IT’S A WEATHER forecast that makes Malahide seem like the Mediterranean, but even if the weather plunges to a bitter -10°C on Friday, David Forde won’t be caught cold against Sweden.
The Millwall goalkeeper has become the heir to the Ireland number one jersey following Shay Given’s international retirement, dislodging Keiren Westwood in the recent friendlies against Greece and Poland.
Now at 33-years-young, he’s set to make his first competitive start for his country when Giovanni Trapattoni’s side line out in sub-zero Stockholm for their crucial World Cup qualifier.
A decision on whether or not to close the roof of the 50,000-seater Friends Arena in a bid to jack up the temperature is unlikely to be taken until close to kick-off.
Confined to his penalty area Forde will be a bit more vulnerable than his outfield counterparts who will at least be able to work up a sweat, but hot or cold, roof open or closed, the keeper says he’ll be on his game if named in Trap’s starting XI.
“To be honest, I haven’t really thought about it,” he admitted on Monday. “I’ve played in all sorts of weather conditions. If the roof’s open, fine; if it’s closed, we’ll just get on with the job ahead.
It is difficult playing in extreme conditions. It’s one of those, whatever way it’s going to be, we’re going to have to control the conditions on the night. We’re all professional enough to deal with it.
I’ve been in the game long enough to deal with those situations.
Being cold while away on international duty is something that Forde has gotten used to over the last few years, watching on from the bench and from the stands as Shay Given continued to be the first name on Trapattoni’s team-sheet.
It was his club form with Millwall that first caught the Italian’s eye and eventually earned Forde his debut against Northern Ireland in the 2011 Carling Nations Cup.
But when Given departed the international scene following the disappointment of Euro 2012, the former Galway United man still found himself second in the pecking order to Westwood.
That has changed, and with Westwood unable to force his way into Martin O’Neill’s plans at Sunderland, Trapattoni confirmed that he now sees Forde as his new number one ahead of last month’s friendly against Poland.
If he plays, Friday will be his sixth cap but his first competitive start. It has been a long time coming.
“I’ve never stopped believing,” he says. “I’ve always been quite positive and I’ve had a lot of belief in my own ability. I just kept doing the right things and I knew that hopefully some day that would be enough. I’ve been lucky enough that I’ve managed to get my head in the door.
You prepare for these times and that’s what keeps you going: the thoughts of playing for your country and playing in big games like this. That’s what gets you through the hard times — and even then they’re not hard times because you’re involved with your country. That’s something that you want to do since you’re a young kid.
I’ve come into the game relatively late as well so I relish it. I do treat it as a very special thing to me.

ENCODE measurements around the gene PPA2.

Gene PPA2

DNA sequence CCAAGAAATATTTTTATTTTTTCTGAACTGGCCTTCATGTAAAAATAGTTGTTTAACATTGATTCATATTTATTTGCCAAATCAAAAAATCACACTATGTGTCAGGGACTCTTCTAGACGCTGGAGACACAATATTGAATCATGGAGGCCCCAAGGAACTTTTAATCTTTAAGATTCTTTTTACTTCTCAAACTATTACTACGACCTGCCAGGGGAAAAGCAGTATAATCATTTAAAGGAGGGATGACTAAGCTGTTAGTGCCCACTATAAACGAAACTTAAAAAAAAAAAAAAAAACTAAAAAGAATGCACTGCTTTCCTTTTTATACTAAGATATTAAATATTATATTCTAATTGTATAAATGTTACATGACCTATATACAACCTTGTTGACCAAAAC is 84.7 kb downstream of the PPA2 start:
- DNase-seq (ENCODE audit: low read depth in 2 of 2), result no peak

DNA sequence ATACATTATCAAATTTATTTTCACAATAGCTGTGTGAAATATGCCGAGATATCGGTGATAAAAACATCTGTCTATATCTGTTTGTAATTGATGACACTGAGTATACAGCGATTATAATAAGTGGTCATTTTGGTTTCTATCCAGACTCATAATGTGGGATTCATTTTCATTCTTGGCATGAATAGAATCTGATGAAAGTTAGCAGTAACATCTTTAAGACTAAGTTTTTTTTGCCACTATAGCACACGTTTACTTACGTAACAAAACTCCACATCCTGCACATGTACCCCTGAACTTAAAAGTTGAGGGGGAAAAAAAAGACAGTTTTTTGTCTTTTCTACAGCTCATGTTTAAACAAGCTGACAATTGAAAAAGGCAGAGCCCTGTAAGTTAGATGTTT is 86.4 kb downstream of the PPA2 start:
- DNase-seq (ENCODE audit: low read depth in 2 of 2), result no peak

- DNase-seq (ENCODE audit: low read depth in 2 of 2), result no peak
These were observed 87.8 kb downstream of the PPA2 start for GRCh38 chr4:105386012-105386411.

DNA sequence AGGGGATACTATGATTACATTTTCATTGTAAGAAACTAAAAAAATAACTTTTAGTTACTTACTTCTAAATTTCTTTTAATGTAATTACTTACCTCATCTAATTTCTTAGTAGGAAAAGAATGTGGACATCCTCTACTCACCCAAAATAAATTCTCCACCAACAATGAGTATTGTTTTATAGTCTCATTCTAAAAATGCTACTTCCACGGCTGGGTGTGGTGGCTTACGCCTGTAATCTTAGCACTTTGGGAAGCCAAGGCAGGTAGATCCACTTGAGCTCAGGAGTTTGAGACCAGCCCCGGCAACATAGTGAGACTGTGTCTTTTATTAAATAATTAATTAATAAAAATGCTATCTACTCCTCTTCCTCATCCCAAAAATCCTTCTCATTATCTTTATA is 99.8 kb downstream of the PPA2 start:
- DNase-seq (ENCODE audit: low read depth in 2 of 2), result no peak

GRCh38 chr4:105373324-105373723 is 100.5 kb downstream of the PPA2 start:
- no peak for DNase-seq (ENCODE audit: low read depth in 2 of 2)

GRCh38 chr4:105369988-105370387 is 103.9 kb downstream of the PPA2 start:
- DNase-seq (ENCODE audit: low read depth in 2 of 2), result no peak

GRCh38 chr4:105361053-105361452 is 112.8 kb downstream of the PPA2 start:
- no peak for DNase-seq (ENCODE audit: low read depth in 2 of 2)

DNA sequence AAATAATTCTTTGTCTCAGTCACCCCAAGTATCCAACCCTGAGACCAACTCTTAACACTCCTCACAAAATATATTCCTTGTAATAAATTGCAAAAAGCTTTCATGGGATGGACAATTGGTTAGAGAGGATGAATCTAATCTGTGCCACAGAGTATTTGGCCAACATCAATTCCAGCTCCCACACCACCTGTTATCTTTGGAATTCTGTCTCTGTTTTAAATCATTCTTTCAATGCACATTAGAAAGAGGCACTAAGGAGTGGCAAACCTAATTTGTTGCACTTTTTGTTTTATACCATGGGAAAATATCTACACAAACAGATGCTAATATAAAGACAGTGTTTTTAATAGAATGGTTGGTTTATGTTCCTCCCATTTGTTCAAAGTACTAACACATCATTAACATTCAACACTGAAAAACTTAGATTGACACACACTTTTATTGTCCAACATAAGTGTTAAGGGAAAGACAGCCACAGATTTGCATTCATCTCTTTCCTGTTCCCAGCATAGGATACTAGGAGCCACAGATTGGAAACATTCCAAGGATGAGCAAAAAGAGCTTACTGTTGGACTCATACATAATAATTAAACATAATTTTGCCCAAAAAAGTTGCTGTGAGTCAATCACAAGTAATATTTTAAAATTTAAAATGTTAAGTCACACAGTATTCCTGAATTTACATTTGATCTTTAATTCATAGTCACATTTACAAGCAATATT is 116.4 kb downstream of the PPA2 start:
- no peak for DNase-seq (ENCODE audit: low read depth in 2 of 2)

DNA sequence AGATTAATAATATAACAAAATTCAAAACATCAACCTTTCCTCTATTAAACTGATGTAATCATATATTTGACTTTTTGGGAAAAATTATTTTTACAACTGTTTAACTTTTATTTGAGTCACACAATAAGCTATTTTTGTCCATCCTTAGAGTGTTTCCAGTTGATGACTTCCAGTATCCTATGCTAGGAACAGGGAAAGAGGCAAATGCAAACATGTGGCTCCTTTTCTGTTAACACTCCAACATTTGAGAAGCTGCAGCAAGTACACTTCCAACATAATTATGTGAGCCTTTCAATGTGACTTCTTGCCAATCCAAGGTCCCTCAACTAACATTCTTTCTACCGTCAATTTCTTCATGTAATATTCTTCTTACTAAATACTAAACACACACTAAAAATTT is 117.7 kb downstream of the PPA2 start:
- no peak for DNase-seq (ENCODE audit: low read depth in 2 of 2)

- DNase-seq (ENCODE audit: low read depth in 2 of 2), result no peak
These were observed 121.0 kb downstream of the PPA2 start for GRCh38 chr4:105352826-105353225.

Faced with what is sure to be formidable opposition in Stockholm, it helps that Forde’s most recent game in green was that 2-0 win against Poland. Clean sheets breed confidence but his latest caps have also helped him settle into his new position of responsibility.
“It’s integrating into the squad and integrating into the 11 as well,” he explains. “Every time you play, it just gives you that bit more confidence, the familiarity within the team and the surroundings and the set-up.
“The previous friendlies were big for me and I hope I can continue my club form and what I did in the friendlies into Friday night.”
He doesn’t have to look too hard for a good example to build upon.
You look at Shay and in my eyes, he’s one of the best servants the country has actually had. They’re big boots to fill. He’s been a big player for Ireland down through the years, and I’m just hoping I can step in and do a similar job.
Unsurprisingly much of the talk about Friday’s opponents has centred on the threat of one man; a man who dialled the golazo hype machine up to 11 with a sublime overhead kick the last time he played at the Friends Arena: Zlatan Ibrahimovic.
“Whoever that guy is, we’re talking about him,” Forde jokes. But in all seriousness, he insists, Ireland have to concentrate on their own game rather than on Sweden’s big man up front.
“He’s a world-class striker and we’re going to have our hands full with him but we’ve just got to control the controllables and that’s what we’ll do. We’ve just got to worry about ourselves and concentrate on our performances.
It’s not insurmountable, the challenge ahead. We’ve seen what they did to England at home as well [a 4-2 friendly win last November] so we’ve got to be on our toes. It’s given us an eye-opener that we’ve got to prepared and be ready for a tough game.
He adds: “It is a vital, vital game. We want to stay in contention. We’re still in a good position, we’re a point behind Sweden, so we want to go there and look at getting a result.”